Utilising recombinant TAPBPR technology to investigate MHC class I peptide editing and therapeutic applications
Major histocompatibility complex class I (MHC-I) molecules play a crucial role in the immune response to infection and malignancy by presenting peptides to CD8+ T cells. Optimal peptide:MHC-I complexes are generated in the MHC-I antigen processing and presentation pathway. In this pathway, TAPBPR shapes the presented peptidome by catalysing peptide exchange on MHC-I molecules and promoting the recycling of sub-optimally loaded MHC-I molecules to the peptide loading complex. TAPBPR has been shown to preferentially bind to and exchange peptides on HLA-A molecules compared to HLA-B and -C molecules, and the TAPBPR K22-D35 loop impacts both the mechanism of peptide editing and preference of TAPBPR for certain MHC-I molecules. Furthermore, it was previously shown that recombinant soluble TAPBPR (sTAPBPR) can be used to load exogenous peptide onto MHC-I molecules at the cell surface. Preliminary data also indicated that by fusing sTAPBPR to an antibody fragment, peptide loading could be improved and targeted to cells expressing the antibody target. Thus, these constructs provide an interesting translational prospect for immunotherapy.
During my PhD, I performed an in-depth characterisation of the efficiency and targetability of sTAPBPR fused to a nanobody targeting green fluorescent protein (sTAPBPR-αGFPNB) as a proof-of-concept. I confirmed and expanded on previous data, showing that peptide loaded by sTAPBPR-αGFPNB can elicit an antigen-specific CD8+ T cell response leading to targeted cell killing. To validate this technology with a therapeutically relevant target, I generated multiple sTAPBPR-antibody fusion proteins targeting human epidermal growth factor receptor 2 (HER2) and characterised their ability to load peptide on MHC-I molecules on HER2-positive breast cancer cells.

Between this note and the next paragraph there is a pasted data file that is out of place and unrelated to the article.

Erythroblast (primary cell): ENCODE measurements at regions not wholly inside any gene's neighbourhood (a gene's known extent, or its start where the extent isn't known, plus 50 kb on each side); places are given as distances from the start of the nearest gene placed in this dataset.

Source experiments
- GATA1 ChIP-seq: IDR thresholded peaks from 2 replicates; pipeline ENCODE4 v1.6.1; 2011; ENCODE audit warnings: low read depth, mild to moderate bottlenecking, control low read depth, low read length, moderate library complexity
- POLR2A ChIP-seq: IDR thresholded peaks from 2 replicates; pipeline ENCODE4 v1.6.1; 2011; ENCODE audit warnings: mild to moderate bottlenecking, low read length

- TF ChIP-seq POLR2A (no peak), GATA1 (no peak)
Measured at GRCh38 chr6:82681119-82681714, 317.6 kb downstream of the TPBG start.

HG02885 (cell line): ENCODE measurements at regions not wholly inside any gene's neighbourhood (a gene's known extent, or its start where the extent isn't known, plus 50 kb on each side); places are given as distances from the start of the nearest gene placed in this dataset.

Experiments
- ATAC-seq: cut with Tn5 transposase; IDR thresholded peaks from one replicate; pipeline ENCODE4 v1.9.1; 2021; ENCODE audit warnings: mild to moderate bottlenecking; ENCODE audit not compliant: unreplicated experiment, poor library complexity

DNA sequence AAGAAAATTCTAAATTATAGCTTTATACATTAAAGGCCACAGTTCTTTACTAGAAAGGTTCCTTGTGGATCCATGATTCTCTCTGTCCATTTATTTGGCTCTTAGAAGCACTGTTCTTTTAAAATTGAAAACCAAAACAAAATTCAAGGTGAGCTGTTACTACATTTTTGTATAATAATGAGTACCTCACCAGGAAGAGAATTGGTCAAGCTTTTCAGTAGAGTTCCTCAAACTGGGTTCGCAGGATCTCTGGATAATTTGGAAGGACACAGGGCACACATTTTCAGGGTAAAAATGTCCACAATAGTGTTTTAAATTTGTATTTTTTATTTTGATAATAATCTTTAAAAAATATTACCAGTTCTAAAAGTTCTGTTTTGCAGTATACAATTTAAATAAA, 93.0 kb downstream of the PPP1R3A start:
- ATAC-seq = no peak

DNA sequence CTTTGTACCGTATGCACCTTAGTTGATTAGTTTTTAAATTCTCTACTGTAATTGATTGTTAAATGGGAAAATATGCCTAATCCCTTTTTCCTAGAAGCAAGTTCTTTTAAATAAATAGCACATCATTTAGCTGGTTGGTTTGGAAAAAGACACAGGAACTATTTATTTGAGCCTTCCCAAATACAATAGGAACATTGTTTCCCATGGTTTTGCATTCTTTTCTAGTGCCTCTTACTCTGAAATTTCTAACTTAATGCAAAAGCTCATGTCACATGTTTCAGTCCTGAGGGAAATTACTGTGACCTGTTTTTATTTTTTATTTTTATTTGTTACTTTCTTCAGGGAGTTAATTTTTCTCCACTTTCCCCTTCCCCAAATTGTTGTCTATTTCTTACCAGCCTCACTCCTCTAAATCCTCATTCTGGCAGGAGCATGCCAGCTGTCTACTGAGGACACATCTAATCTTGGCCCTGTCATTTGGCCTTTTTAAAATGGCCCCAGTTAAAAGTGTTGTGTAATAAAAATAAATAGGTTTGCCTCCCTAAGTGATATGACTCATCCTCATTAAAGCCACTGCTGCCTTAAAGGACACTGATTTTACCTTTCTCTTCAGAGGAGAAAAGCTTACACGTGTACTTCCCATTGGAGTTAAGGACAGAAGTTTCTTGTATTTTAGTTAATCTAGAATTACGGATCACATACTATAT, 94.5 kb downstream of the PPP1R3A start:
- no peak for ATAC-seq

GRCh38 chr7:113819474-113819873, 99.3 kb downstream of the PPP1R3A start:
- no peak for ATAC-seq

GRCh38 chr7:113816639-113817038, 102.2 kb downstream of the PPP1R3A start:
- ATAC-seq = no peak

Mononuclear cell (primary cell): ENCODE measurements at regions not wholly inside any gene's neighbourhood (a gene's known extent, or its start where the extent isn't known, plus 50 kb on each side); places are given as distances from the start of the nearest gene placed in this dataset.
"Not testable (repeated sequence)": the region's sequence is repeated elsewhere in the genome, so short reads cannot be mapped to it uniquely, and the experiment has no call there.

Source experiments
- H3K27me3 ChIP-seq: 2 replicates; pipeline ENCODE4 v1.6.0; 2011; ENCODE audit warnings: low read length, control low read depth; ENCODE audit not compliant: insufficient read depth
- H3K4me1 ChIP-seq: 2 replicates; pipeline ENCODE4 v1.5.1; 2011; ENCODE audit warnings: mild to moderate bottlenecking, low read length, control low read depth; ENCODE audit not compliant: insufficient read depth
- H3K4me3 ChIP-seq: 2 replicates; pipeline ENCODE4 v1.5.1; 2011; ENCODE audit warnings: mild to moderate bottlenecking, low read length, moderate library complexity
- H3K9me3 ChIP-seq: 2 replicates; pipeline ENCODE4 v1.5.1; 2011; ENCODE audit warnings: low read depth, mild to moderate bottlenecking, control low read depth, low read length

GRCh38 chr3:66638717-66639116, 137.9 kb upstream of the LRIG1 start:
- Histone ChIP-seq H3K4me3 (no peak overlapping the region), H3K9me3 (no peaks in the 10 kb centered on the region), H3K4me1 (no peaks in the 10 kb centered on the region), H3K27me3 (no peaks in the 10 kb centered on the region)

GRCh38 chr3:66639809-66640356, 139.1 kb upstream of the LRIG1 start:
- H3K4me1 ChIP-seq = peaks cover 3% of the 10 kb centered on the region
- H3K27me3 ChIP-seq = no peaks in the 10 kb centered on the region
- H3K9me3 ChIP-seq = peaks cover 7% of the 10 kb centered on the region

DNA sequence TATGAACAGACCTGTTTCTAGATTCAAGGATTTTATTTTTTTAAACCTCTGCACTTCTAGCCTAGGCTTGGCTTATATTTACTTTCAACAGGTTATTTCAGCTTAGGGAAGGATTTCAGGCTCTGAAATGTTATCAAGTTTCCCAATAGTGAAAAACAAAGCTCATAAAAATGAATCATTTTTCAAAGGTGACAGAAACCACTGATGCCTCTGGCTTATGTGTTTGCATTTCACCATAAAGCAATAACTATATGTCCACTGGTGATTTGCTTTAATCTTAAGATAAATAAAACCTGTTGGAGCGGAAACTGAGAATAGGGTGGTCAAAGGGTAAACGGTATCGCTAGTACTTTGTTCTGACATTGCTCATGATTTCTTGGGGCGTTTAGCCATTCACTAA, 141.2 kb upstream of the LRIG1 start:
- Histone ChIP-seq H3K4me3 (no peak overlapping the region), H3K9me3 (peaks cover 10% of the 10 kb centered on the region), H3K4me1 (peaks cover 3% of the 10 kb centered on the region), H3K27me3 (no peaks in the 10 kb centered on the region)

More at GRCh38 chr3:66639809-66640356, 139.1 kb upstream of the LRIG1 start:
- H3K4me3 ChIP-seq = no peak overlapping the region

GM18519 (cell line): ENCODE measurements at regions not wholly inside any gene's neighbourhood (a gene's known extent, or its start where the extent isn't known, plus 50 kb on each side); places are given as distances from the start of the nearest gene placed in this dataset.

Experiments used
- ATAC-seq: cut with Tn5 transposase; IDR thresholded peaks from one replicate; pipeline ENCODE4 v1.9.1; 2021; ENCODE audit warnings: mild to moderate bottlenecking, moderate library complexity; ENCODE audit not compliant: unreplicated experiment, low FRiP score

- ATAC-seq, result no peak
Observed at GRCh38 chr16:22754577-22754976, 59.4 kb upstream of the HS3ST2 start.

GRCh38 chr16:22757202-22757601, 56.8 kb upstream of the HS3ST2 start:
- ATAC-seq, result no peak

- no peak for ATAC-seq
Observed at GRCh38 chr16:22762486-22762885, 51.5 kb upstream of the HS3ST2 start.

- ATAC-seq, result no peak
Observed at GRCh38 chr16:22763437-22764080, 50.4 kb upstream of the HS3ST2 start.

Secondly, I sought to use the increased efficiency of sTAPBPR-αGFPNB to investigate peptide editing on MHC-I molecules with a low affinity for TAPBPR. I showed that sTAPBPR-αGFPNB can edit peptides on a wider range of HLA molecules than sTAPBPR, including HLA-B and -C molecules, indicating that tethering of TAPBPR to the plasma membrane is required for peptide editing on MHC-I molecules with a low affinity for TAPBPR. I also found that while some MHC-I molecules require the TAPBPR K22-D35 loop for efficient peptide editing, others undergo improved peptide editing when the tapasin E11-K20 loop is substituted, suggesting potential complementary functions of the two peptide editors.
Finally, I analysed the effect of TAPBPR depletion on the presented peptidomes of a panel of HLA-A and -B molecules. Loss of TAPBPR led to a reduced affinity of peptides presented by HLA-B*44:02 and B*44:05, and a decrease in the abundance of peptides containing a C-terminal tryptophan. This indicates that TAPBPR promotes the presentation of high-affinity peptides and may facilitate the loading of peptides with particular sequence motifs.
Overall, my work has advanced the pre-clinical development of TAPBPR-based technology for immunotherapy and expanded our understanding of the mechanisms of peptide editing by TAPBPR.